, Volume 193, Issue 1, pp 45-54
Date: 29 Mar 2007

Putative antipsychotics with pronounced agonism at serotonin 5-HT1A and partial agonist activity at dopamine D2 receptors disrupt basal PPI of the startle reflex in rats

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Prepulse inhibition (PPI) of the startle reflex has been extensively studied because it is disrupted in several psychiatric diseases, most notably schizophrenia. In rats, and to a lesser extent, in humans, PPI can be diminished by dopamine (DA) D2/D3 and serotonin 5-HT1A receptor agonists. A novel class of potential antipsychotics (SSR181507, bifeprunox, and SLV313) possess partial agonist/antagonist properties at D2 receptors and various levels of 5-HT1A activation.

Materials and methods

It thus appeared warranted to assess, in Sprague-Dawley rats, the effects of these antipsychotics on basal PPI.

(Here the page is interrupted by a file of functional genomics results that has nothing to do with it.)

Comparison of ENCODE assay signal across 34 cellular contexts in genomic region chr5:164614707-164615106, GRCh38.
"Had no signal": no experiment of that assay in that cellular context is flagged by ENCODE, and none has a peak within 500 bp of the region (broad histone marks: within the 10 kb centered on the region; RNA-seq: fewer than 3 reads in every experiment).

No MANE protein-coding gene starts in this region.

SSR181507, sarizotan, and bifeprunox decreased PPI, with a near-complete abolition at 2.5–10 mg/kg; SLV313 had a significant effect at 0.16 mg/kg only. Co-treatment with the 5-HT1A receptor antagonist WAY100,635 (0.63 mg/kg) showed that the 5-HT1A agonist activity of SSR181507 was responsible for its effect. By contrast, antipsychotics with low affinity and/or efficacy at 5-HT1A receptors, such as aripiprazole (another DA D2/D3 and 5-HT1A ligand), and established typical and atypical antipsychotics (haloperidol, clozapine, risperidone, olanzapine, quetiapine, and ziprasidone) had no effect on basal PPI (0.01–2.5 to 2.5–40 mg/kg).


The present data demonstrate that some putative antipsychotics with pronounced 5-HT1A agonist activity, coupled with partial agonist activity at DA D2 receptors, markedly diminish PPI of the startle reflex in rats.


These data raise the issue of the influence of such compounds on sensorimotor gating in humans.